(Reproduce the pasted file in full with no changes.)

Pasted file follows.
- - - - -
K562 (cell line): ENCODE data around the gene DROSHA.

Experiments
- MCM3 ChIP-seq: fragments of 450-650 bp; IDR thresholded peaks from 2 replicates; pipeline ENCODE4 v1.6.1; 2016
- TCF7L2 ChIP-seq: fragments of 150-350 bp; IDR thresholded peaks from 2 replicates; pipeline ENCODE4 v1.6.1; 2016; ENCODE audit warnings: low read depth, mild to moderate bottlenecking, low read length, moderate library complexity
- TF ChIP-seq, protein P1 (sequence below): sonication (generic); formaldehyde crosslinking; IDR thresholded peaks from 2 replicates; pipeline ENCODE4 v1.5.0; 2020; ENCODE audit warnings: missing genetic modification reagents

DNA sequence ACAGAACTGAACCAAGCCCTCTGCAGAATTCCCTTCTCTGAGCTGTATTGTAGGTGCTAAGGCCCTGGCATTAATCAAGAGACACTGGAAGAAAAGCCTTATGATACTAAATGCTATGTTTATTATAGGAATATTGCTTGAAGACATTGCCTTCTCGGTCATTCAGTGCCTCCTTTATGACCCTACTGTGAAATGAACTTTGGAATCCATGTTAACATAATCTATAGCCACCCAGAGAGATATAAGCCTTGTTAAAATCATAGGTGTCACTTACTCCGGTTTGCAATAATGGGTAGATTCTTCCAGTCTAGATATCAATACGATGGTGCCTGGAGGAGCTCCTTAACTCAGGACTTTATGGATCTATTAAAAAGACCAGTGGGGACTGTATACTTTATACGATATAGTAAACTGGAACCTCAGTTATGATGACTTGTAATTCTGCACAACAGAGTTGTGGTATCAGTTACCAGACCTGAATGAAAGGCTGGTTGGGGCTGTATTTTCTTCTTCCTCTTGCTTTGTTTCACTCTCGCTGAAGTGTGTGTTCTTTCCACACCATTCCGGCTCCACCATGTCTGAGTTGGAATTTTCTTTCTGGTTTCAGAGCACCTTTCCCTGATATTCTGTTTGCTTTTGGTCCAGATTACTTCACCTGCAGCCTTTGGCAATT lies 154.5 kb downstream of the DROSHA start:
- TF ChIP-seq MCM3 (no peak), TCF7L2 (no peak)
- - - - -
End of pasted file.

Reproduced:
K562 (cell line): ENCODE data around the gene DROSHA.

Experiments
- MCM3 ChIP-seq: fragments of 450-650 bp; IDR thresholded peaks from 2 replicates; pipeline ENCODE4 v1.6.1; 2016
- TCF7L2 ChIP-seq: fragments of 150-350 bp; IDR thresholded peaks from 2 replicates; pipeline ENCODE4 v1.6.1; 2016; ENCODE audit warnings: low read depth, mild to moderate bottlenecking, low read length, moderate library complexity
- TF ChIP-seq, protein P1 (sequence below): sonication (generic); formaldehyde crosslinking; IDR thresholded peaks from 2 replicates; pipeline ENCODE4 v1.5.0; 2020; ENCODE audit warnings: missing genetic modification reagents

DNA sequence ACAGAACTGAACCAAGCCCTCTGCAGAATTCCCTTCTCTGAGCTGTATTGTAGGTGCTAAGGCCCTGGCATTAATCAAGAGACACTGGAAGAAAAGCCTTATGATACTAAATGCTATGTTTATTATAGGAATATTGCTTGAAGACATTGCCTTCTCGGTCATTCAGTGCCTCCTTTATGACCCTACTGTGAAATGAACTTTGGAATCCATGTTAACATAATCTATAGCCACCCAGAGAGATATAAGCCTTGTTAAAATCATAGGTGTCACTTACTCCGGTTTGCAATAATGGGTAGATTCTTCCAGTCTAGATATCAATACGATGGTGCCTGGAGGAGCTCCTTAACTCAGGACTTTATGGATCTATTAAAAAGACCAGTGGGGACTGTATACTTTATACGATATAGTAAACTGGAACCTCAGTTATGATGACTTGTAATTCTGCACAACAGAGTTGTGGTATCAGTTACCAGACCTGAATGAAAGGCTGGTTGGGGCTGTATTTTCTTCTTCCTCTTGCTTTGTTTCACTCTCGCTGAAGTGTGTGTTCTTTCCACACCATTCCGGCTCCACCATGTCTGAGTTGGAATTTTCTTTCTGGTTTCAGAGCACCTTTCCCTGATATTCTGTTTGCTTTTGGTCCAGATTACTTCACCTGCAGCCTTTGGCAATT lies 154.5 kb downstream of the DROSHA start:
- TF ChIP-seq MCM3 (no peak), TCF7L2 (no peak)